The last half-decade of popular music has been an era of female dominance: Britney. Gaga. Beyoncé. Katy. Rihanna. But who, we wondered, is the undisputed Queen of Pop?
Here is the first Rolling Stone Queen of Pop Index. We ranked 16 solo female artists, looking at album and digital song sales, Hot 100 rankings, radio airplay, YouTube views, social media, concert grosses, industry awards and critics’ ratings. In alphabetical order, they are: Adele, Christina Aguilera, Beyoncé, Kelly Clarkson, Miley Cyrus, Ke$ha, Lady Gaga, Nicki Minaj, Katy Perry, P!nk, Rihanna, Robyn, Shakira, Britney Spears, Taylor Swift and Carrie Underwood.
In selecting a time period to cover, we decided to focus on the very recent past: 2009 to mid-2011. (And thus artists like Fergie and Gwen Stefani were not considered, because they haven’t released solo albums during that time period.)
You can probably guess who wound up on top if you’ve wandered past a newsstand or watched an awards show anytime in the last three years. But the breakdown is enlightening – even our lowest-ranked contender overall came within a false eyelash of topping one of the lists.
Let’s start with the yardstick the record industry cares about most: album sales.
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Country-to-pop crossover princess Taylor Swift is the undisputed leader here, and she would have dominated even further if we’d gone back another year or two. No artist, male or female, of any genre, has sold as many albums as Taylor has over the late aughts and early part of this decade. The 9.8 million in album sales Swift has piled up since the start of 2009 include her still-selling self-titled debut from 2006; her 2008 Grammy-winning blockbuster, Fearless; and her latest, 2010’s Speak Now, which sold more than a million copies in its first week last November.
Recently joining Swift in the million-weeker club is our second-place finisher Lady Gaga, whose Born This Way has piled up 1.4 million in sales (a sizable chunk of which went for a buck on Amazon the day the album came out in May). That’s on top of the multiplatinum sales rung up by Gaga’s The Fame and The Fame Monster. In 2011, Gaga’s having a bigger year than Swift, but over our two-and-a-half-year period Swift outsells Gaga by 2.6 million units.
Swift also outsells her Nashville-recording peer Carrie Underwood by a three-to-one margin – a sure sign of the changing of the guard among 21st-century poised, blonde country chanteuses. If we’d gone back to the mid-aughts, Underwood would have fared better: her 2005 debut Some Hearts is seven-times-platinum, higher than any of Swift’s albums has been certified (the latter’s biggest-seller to date is the six-times-platinum Fearless). But Underwood’s sales have eroded with each release – 2007’s Carnival Ride is triple-platinum, and 2009’s Play On is double-platinum. Falloffs like that are precisely why we limited our Queen of Pop coverage period to the recent past.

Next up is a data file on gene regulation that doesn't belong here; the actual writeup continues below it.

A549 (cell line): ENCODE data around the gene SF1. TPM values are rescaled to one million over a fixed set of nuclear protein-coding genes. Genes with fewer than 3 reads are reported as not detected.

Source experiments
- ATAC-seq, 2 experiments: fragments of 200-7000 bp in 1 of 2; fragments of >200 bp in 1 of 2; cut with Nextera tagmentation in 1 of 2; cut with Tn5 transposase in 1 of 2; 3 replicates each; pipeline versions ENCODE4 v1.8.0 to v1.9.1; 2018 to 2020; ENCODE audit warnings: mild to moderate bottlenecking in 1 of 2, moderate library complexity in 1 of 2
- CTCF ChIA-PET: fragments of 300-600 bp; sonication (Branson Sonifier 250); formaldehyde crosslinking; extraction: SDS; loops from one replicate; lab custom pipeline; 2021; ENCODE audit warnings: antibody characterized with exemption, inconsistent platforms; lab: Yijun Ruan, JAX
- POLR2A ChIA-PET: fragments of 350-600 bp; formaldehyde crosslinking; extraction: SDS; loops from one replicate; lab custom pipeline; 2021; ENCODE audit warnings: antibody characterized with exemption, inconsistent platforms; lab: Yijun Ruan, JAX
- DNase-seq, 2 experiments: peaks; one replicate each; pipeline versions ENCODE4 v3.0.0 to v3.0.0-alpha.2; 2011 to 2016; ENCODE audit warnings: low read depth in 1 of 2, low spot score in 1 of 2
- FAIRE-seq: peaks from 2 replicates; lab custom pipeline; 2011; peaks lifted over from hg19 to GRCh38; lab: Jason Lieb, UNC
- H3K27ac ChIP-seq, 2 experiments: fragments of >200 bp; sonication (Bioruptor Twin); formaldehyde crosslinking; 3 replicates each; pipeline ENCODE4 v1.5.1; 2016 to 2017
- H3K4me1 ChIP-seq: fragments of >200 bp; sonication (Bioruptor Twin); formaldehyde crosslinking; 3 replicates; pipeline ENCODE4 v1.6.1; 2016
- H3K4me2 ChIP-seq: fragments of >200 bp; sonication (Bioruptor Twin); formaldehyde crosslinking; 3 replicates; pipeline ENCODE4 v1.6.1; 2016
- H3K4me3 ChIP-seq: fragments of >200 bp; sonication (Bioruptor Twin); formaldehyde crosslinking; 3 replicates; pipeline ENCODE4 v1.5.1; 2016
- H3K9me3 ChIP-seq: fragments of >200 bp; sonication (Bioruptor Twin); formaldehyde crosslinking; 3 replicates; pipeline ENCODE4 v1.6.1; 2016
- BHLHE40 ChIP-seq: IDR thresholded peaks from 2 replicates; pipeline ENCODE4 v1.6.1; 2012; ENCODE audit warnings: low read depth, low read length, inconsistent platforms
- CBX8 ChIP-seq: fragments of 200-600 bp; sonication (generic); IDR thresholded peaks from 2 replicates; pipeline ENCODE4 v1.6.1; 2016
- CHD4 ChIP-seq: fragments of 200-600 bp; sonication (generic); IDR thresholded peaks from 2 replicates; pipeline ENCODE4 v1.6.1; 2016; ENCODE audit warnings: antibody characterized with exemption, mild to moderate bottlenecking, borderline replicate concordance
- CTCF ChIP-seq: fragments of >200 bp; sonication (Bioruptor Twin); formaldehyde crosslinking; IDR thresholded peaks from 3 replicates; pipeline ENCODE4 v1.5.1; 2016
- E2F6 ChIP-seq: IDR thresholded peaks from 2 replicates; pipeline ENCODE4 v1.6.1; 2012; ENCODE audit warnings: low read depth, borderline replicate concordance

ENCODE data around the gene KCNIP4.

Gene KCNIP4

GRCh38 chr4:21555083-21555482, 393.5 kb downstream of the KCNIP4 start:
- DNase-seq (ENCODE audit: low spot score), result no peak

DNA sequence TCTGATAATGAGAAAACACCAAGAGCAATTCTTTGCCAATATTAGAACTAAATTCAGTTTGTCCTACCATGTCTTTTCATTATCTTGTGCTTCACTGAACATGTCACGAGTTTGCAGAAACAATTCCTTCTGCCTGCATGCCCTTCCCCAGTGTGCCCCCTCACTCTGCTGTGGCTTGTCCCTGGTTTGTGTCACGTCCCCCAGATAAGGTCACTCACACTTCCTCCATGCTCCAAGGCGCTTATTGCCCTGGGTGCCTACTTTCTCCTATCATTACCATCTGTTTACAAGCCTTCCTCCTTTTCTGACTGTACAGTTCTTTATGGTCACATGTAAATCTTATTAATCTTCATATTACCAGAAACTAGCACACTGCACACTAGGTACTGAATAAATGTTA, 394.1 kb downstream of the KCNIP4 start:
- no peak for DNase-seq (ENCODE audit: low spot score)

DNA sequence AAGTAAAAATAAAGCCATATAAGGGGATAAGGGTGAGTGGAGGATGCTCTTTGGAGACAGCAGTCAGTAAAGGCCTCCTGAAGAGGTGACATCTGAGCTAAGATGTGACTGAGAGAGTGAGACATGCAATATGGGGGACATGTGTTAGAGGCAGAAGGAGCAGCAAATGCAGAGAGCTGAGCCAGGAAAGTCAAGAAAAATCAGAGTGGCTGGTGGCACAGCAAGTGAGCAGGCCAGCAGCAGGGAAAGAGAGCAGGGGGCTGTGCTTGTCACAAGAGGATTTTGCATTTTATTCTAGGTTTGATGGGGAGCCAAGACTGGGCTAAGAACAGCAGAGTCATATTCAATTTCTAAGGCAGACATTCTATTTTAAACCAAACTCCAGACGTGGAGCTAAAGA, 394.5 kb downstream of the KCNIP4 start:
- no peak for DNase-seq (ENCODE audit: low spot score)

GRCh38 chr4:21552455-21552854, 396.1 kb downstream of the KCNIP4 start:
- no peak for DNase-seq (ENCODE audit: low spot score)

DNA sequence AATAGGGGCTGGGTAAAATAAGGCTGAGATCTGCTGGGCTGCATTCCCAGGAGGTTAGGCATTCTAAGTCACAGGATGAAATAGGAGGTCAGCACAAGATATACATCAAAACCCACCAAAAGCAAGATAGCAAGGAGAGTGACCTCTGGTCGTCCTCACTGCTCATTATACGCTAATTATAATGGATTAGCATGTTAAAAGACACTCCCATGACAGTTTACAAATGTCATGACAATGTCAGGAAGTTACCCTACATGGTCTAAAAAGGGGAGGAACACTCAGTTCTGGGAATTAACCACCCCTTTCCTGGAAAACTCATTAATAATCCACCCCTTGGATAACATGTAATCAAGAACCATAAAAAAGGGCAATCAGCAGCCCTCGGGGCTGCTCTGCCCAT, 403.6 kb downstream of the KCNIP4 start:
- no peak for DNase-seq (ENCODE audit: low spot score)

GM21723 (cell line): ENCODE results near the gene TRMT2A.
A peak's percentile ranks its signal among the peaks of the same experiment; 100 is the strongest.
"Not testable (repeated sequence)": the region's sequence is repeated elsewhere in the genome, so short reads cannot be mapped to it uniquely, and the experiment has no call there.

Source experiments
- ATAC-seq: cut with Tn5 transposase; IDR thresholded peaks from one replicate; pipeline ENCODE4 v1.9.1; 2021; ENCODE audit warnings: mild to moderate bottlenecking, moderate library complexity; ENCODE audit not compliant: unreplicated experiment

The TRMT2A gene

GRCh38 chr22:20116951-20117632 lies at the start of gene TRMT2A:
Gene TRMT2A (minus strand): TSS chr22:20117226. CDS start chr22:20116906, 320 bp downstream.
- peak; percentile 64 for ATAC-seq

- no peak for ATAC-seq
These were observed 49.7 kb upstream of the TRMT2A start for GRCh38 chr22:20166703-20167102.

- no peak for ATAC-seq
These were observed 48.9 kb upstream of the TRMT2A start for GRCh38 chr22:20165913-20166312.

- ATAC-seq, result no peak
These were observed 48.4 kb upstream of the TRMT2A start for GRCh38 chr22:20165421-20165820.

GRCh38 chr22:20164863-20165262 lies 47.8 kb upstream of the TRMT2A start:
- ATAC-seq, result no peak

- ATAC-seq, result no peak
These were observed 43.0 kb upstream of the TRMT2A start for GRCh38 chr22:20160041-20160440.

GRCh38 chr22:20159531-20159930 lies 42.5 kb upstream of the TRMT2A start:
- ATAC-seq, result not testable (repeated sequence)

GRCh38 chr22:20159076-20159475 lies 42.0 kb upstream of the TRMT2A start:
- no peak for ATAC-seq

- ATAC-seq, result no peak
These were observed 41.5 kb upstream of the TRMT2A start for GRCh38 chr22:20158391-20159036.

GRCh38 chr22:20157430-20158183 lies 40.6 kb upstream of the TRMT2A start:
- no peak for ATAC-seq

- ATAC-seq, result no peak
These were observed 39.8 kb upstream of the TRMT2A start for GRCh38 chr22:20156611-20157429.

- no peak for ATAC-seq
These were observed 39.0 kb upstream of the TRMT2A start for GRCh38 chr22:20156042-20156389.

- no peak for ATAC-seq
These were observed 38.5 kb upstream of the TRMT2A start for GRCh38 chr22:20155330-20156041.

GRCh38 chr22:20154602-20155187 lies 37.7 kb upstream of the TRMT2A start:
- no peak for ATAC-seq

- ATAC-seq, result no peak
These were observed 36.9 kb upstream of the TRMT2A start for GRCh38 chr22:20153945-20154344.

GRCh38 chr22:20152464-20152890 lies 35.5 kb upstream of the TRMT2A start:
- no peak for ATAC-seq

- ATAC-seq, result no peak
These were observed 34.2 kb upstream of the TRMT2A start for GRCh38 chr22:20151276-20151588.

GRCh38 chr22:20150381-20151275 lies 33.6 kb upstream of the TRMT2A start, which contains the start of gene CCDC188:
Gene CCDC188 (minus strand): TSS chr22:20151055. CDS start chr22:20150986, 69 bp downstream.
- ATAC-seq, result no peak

NEXT: Digital Tracks
But enough about these time-consuming albums! What’s a Queen of Pop about – in our earbudded, attention-starved, put-it-on-shuffle times – if not selling singles?
Appropriately, on the digital tracks list, our top two in album sales reverse their positions, with Gaga taking the top slot over Swift by a huge margin of nearly eight million downloads. A large chunk of Gaga’s margin can be attributed to one hit: her very first, “Just Dance,” which topped the charts in January 2009 and is one of only two songs in digital history to sell more than six million copies (the Black Eyed Peas’ “I Gotta Feeling” is the other). “Just Dance” is to Gaga what “Get the Party Started” is to P!nk: not her most artistically representative hit – that would be “Poker Face” or “Bad Romance” – but an annuity that keeps on selling as long as people like to party.
Swift is no slouch in the blockbuster-singles department, possessing one of a handful of five million-sellers in digital history: her 2008 hit “Love Story.” Close on its heels is the four million-selling 2009 smash “You Belong With Me.” But virtually every track from her last two albums – more than a dozen songs from each—has made a dent on Billboard‘s singles charts, selling tens of thousands of copies apiece. Compare that with Gaga, whose singles sales are concentrated in fewer than a dozen songs over her three albums.
Our very close third-place finisher, Katy Perry, undoubtedly would’ve edged Swift if we’d done this survey just a month or two from now. And yet, if we’d done the tally a year ago, she wouldn’t have been anywhere near the top – Perry has had an outrageously successful 12 months (including two covers of Rolling Stone). Since the summer of 2010, she’s racked up four straight Number One Billboard hits from her Teenage Dream album, and each has sold major digital tonnage: 4.9 million for “California Gurls” with Snoop Dogg, 3.7 million for “Teenage Dream,” 4.5 million for “Firework” and four million for “E.T.” with Kanye West. Additionally, “Gurls” was the top-selling download of 2010.
One final note, in the she-wuz-robbed department: For numerous technical reasons, we focused the Queen of Pop data entirely on the ladies’ lead performances. (So, for example, Lady Gaga alone is credited for sales of the Beyoncé-supported single “Telephone,” while Beyoncé alone is credited for the Gaga-supported, and much lower-selling, “Videophone.”) No one is hurt more by this rule than Rihanna, who in addition to her lightning rise to pop stardom over the past half-decade has become the go-to hook singer for top-shelf male rappers. Just since 2009, she has been a featured singer on Jay-Z’s “Run This Town,” Eminem’s “Love the Way You Lie” and Kanye West’s “All of the Lights.” Were we to include such supporting performances on the digital-tracks list, the sixth-ranked Barbadian would have vaulted into the top three. Forgive us, Ri.